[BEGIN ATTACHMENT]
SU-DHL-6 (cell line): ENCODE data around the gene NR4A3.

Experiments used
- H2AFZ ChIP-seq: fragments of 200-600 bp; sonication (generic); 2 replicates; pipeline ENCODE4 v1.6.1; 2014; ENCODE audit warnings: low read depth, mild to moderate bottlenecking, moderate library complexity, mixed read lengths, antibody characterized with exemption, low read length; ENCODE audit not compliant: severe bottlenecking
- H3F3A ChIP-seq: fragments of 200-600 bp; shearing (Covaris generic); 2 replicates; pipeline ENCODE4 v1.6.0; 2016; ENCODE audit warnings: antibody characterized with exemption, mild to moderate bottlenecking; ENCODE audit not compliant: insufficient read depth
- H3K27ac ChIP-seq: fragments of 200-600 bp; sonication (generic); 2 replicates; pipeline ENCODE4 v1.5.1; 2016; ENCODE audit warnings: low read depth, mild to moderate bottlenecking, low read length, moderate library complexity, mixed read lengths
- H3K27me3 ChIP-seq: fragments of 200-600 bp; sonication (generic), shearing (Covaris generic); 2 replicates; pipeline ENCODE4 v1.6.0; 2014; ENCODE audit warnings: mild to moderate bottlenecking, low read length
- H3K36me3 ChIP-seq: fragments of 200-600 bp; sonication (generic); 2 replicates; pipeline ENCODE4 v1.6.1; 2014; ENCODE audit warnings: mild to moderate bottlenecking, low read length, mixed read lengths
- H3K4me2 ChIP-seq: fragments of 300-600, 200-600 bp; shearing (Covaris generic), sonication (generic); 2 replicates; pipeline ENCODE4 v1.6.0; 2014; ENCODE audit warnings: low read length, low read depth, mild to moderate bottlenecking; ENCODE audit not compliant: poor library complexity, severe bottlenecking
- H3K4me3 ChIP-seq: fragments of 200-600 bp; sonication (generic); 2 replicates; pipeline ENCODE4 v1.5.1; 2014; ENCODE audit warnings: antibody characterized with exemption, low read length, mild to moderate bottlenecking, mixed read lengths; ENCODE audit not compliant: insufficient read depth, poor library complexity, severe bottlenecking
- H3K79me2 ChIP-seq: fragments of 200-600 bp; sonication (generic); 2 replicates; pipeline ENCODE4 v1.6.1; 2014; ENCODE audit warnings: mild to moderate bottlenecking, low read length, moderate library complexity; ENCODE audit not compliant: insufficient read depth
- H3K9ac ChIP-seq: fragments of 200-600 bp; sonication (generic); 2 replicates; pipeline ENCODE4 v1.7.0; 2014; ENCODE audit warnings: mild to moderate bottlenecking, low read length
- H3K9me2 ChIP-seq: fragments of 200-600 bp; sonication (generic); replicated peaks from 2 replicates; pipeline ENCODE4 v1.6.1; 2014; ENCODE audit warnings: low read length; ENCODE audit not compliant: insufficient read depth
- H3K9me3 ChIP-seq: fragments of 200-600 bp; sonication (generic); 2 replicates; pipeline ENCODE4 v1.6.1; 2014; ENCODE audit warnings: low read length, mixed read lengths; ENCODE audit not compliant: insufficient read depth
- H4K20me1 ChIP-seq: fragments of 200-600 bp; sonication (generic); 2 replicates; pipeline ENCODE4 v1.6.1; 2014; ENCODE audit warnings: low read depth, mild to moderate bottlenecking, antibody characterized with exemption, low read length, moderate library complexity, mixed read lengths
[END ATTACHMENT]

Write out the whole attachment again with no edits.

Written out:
SU-DHL-6 (cell line): ENCODE data around the gene NR4A3.

Experiments used
- H2AFZ ChIP-seq: fragments of 200-600 bp; sonication (generic); 2 replicates; pipeline ENCODE4 v1.6.1; 2014; ENCODE audit warnings: low read depth, mild to moderate bottlenecking, moderate library complexity, mixed read lengths, antibody characterized with exemption, low read length; ENCODE audit not compliant: severe bottlenecking
- H3F3A ChIP-seq: fragments of 200-600 bp; shearing (Covaris generic); 2 replicates; pipeline ENCODE4 v1.6.0; 2016; ENCODE audit warnings: antibody characterized with exemption, mild to moderate bottlenecking; ENCODE audit not compliant: insufficient read depth
- H3K27ac ChIP-seq: fragments of 200-600 bp; sonication (generic); 2 replicates; pipeline ENCODE4 v1.5.1; 2016; ENCODE audit warnings: low read depth, mild to moderate bottlenecking, low read length, moderate library complexity, mixed read lengths
- H3K27me3 ChIP-seq: fragments of 200-600 bp; sonication (generic), shearing (Covaris generic); 2 replicates; pipeline ENCODE4 v1.6.0; 2014; ENCODE audit warnings: mild to moderate bottlenecking, low read length
- H3K36me3 ChIP-seq: fragments of 200-600 bp; sonication (generic); 2 replicates; pipeline ENCODE4 v1.6.1; 2014; ENCODE audit warnings: mild to moderate bottlenecking, low read length, mixed read lengths
- H3K4me2 ChIP-seq: fragments of 300-600, 200-600 bp; shearing (Covaris generic), sonication (generic); 2 replicates; pipeline ENCODE4 v1.6.0; 2014; ENCODE audit warnings: low read length, low read depth, mild to moderate bottlenecking; ENCODE audit not compliant: poor library complexity, severe bottlenecking
- H3K4me3 ChIP-seq: fragments of 200-600 bp; sonication (generic); 2 replicates; pipeline ENCODE4 v1.5.1; 2014; ENCODE audit warnings: antibody characterized with exemption, low read length, mild to moderate bottlenecking, mixed read lengths; ENCODE audit not compliant: insufficient read depth, poor library complexity, severe bottlenecking
- H3K79me2 ChIP-seq: fragments of 200-600 bp; sonication (generic); 2 replicates; pipeline ENCODE4 v1.6.1; 2014; ENCODE audit warnings: mild to moderate bottlenecking, low read length, moderate library complexity; ENCODE audit not compliant: insufficient read depth
- H3K9ac ChIP-seq: fragments of 200-600 bp; sonication (generic); 2 replicates; pipeline ENCODE4 v1.7.0; 2014; ENCODE audit warnings: mild to moderate bottlenecking, low read length
- H3K9me2 ChIP-seq: fragments of 200-600 bp; sonication (generic); replicated peaks from 2 replicates; pipeline ENCODE4 v1.6.1; 2014; ENCODE audit warnings: low read length; ENCODE audit not compliant: insufficient read depth
- H3K9me3 ChIP-seq: fragments of 200-600 bp; sonication (generic); 2 replicates; pipeline ENCODE4 v1.6.1; 2014; ENCODE audit warnings: low read length, mixed read lengths; ENCODE audit not compliant: insufficient read depth
- H4K20me1 ChIP-seq: fragments of 200-600 bp; sonication (generic); 2 replicates; pipeline ENCODE4 v1.6.1; 2014; ENCODE audit warnings: low read depth, mild to moderate bottlenecking, antibody characterized with exemption, low read length, moderate library complexity, mixed read lengths